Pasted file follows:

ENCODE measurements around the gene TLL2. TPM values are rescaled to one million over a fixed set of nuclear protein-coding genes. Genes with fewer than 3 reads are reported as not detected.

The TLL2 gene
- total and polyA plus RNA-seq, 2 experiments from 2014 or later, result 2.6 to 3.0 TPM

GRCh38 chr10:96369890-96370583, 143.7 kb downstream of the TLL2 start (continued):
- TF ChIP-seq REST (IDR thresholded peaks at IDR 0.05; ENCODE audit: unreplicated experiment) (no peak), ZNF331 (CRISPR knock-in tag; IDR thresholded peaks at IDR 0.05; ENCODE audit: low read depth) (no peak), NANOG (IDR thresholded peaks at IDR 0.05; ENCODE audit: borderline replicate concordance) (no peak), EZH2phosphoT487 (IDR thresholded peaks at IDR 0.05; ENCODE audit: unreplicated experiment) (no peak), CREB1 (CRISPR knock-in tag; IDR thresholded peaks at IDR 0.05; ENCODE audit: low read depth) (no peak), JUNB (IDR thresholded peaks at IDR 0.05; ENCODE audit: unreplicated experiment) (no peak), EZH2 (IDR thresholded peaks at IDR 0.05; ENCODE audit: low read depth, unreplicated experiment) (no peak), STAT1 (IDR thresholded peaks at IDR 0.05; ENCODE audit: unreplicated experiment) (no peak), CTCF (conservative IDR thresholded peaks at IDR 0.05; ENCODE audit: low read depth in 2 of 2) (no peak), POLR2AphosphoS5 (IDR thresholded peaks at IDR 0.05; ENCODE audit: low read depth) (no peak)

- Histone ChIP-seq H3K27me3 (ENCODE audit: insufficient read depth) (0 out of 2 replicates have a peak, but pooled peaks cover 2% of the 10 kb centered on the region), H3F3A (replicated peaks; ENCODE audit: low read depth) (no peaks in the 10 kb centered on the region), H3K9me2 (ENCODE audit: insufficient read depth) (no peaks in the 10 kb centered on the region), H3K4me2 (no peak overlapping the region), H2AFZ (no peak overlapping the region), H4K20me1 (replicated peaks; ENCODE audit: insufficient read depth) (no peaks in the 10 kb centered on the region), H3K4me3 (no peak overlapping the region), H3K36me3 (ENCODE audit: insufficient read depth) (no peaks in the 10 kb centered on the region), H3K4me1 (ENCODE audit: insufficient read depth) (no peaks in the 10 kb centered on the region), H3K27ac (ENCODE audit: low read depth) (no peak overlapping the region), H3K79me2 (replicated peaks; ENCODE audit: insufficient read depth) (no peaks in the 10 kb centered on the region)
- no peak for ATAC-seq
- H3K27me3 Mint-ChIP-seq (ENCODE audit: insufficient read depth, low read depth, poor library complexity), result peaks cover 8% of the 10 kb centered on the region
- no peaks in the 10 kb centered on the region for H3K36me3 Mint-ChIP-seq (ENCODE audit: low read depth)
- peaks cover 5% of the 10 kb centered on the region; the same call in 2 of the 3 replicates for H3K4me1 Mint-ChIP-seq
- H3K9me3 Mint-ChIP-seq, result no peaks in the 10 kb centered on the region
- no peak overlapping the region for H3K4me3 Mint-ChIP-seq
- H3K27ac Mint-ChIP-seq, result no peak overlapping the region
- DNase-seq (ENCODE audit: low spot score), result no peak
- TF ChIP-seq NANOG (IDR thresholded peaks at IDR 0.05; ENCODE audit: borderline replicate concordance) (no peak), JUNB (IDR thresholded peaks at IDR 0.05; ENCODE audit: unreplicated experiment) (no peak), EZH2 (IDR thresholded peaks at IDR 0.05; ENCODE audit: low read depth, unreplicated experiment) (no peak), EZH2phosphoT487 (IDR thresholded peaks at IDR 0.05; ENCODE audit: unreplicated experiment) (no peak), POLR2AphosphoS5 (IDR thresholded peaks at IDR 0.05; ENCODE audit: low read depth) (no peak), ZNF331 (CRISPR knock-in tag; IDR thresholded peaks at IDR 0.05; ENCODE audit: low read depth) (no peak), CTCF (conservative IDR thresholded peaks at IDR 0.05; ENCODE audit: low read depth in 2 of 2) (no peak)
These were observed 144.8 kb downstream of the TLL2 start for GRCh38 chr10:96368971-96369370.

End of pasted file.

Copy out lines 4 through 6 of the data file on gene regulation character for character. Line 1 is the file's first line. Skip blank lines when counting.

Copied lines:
GRCh38 chr10:96369890-96370583, 143.7 kb downstream of the TLL2 start (continued):
- TF ChIP-seq REST (IDR thresholded peaks at IDR 0.05; ENCODE audit: unreplicated experiment) (no peak), ZNF331 (CRISPR knock-in tag; IDR thresholded peaks at IDR 0.05; ENCODE audit: low read depth) (no peak), NANOG (IDR thresholded peaks at IDR 0.05; ENCODE audit: borderline replicate concordance) (no peak), EZH2phosphoT487 (IDR thresholded peaks at IDR 0.05; ENCODE audit: unreplicated experiment) (no peak), CREB1 (CRISPR knock-in tag; IDR thresholded peaks at IDR 0.05; ENCODE audit: low read depth) (no peak), JUNB (IDR thresholded peaks at IDR 0.05; ENCODE audit: unreplicated experiment) (no peak), EZH2 (IDR thresholded peaks at IDR 0.05; ENCODE audit: low read depth, unreplicated experiment) (no peak), STAT1 (IDR thresholded peaks at IDR 0.05; ENCODE audit: unreplicated experiment) (no peak), CTCF (conservative IDR thresholded peaks at IDR 0.05; ENCODE audit: low read depth in 2 of 2) (no peak), POLR2AphosphoS5 (IDR thresholded peaks at IDR 0.05; ENCODE audit: low read depth) (no peak)

- Histone ChIP-seq H3K27me3 (ENCODE audit: insufficient read depth) (0 out of 2 replicates have a peak, but pooled peaks cover 2% of the 10 kb centered on the region), H3F3A (replicated peaks; ENCODE audit: low read depth) (no peaks in the 10 kb centered on the region), H3K9me2 (ENCODE audit: insufficient read depth) (no peaks in the 10 kb centered on the region), H3K4me2 (no peak overlapping the region), H2AFZ (no peak overlapping the region), H4K20me1 (replicated peaks; ENCODE audit: insufficient read depth) (no peaks in the 10 kb centered on the region), H3K4me3 (no peak overlapping the region), H3K36me3 (ENCODE audit: insufficient read depth) (no peaks in the 10 kb centered on the region), H3K4me1 (ENCODE audit: insufficient read depth) (no peaks in the 10 kb centered on the region), H3K27ac (ENCODE audit: low read depth) (no peak overlapping the region), H3K79me2 (replicated peaks; ENCODE audit: insufficient read depth) (no peaks in the 10 kb centered on the region)